A federal appeals court has denied Apple’s motion to temporarily pause a ban on imports of advanced models of the Apple Watch and the ban will be reinstated on Thursday, according to a Wednesday court filing.
Apple had requested a stay on the ban while it appealed a US International Trade Commission ruling that went into effect last month. That ITC order prevented Apple from importing the Apple Watch Series 9 and Apple Watch Ultra 2, among other newer models, to the United States because they violate patents registered to another company.
Apple last month was granted an interim pause on the ban until a judge could rule on a longer stay that would last through the appeal process, which will likely take months.
Wednesday’s ruling means that the import ban will be in effect throughout the appeal.
However, Apple will have a workaround: The company earlier this month received approval from US Customs and Border Protection to continue importing a redesigned version of the most advanced Apple watches. The redesigned watches will not contain a pulse oximeter function, a medical scanner technology that measures the oxygen concentration in the blood stream and the feature that was at issue in the patent dispute.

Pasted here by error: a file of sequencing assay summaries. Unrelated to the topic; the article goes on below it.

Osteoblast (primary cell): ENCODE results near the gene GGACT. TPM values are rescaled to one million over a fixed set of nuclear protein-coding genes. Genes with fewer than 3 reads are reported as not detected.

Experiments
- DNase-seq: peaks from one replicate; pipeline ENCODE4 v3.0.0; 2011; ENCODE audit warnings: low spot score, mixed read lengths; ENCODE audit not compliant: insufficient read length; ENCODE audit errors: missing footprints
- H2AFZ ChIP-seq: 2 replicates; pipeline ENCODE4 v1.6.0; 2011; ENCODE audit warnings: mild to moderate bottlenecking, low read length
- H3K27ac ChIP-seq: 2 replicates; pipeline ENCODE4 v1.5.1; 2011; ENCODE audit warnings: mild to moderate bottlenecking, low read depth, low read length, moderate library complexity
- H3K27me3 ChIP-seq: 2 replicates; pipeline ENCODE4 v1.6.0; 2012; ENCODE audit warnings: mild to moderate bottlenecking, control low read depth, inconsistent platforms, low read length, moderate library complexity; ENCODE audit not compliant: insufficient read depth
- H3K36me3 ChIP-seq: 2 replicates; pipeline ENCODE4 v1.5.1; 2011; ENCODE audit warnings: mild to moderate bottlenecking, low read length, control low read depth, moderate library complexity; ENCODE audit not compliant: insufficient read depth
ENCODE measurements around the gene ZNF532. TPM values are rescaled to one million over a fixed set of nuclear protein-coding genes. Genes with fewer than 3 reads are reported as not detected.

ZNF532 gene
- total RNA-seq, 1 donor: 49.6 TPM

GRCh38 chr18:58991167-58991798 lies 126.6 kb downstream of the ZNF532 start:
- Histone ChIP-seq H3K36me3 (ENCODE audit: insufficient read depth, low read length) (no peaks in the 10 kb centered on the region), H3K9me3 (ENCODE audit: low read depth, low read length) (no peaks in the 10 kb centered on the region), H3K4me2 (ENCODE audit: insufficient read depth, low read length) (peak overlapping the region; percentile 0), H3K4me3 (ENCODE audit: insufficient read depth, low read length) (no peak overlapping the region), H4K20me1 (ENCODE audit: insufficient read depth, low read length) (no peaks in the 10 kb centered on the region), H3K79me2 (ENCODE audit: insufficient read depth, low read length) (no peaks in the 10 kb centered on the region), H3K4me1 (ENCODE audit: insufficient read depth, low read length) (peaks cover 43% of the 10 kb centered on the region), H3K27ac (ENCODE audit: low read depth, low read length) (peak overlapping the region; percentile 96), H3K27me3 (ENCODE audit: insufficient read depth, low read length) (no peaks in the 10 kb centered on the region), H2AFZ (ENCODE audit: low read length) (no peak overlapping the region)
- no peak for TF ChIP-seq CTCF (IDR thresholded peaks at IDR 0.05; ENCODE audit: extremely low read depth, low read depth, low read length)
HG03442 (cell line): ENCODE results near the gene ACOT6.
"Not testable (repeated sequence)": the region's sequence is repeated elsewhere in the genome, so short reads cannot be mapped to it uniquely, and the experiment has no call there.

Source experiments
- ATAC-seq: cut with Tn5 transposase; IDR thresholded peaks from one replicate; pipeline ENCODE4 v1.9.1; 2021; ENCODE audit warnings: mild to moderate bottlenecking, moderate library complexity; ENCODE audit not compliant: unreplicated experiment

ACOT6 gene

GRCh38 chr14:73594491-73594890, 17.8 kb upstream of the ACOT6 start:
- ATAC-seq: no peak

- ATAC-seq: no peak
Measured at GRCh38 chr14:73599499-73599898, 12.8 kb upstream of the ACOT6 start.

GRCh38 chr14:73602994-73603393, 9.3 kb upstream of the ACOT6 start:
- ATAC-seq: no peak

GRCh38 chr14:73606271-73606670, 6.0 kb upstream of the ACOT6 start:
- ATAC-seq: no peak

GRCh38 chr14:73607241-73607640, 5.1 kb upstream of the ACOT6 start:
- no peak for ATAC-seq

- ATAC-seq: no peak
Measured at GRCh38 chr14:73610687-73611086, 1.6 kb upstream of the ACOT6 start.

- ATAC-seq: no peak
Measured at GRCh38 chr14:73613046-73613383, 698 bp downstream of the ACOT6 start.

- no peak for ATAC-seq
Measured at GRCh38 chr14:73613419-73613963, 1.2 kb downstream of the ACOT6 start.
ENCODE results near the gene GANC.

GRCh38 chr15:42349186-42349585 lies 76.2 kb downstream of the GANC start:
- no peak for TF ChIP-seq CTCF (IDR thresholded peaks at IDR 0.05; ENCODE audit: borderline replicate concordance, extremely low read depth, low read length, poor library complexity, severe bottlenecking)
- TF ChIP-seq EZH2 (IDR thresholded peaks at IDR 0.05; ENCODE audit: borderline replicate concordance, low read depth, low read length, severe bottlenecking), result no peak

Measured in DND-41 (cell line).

Apple said it will begin selling Apple Watch Series 9 and Ultra 2 without the pulse oximeter feature in-stores and online starting on Thursday. When customers buy the redesigned watches, they will still see the Blood Oxygen icon, but when they click, it will say the feature is “no longer available.”
“Pending the appeal, Apple is taking steps to comply with the ruling while ensuring customers have access to Apple Watch with limited disruption,” the company said in a statement.
Customers who have already purchased an Apple Watch Series 9 or Ultra 2 with the pulse oximeter feature will not be affected.
Apple Watch ban saga
The import ban stems from an October ITC ruling that the pulse oximeter feature in the advanced Apple Watch models violated a patent belonging to California company Masimo.
The ruling meant that Apple could no longer import the offending models to the United States, and the company began pulling them off of its shelves when the ban officially went into effect in December. Apple immediately appealed the ban.
However, Apple quickly restarted sales of the watches after a federal appeals court temporarily blocked the ban, to allow time for a judge to consider a stay on the ban during the entire appeals process and as US Customs reviewed the company’s proposed redesign.
That temporary pause on the ban now ends on Thursday.
“Apple’s appeal is ongoing, and we believe the US Court of Appeals for the Federal Circuit should reverse the USITC’s decision,” the company said in its statement. “We strongly disagree with the USITC decision and resulting orders.”
Masimo CEO Joe Kiani in a statement cheered the decision to end the temporary pause on the ban, calling it “a victory for the integrity of the American patent system and the safety of people relying on pulse oximetry.”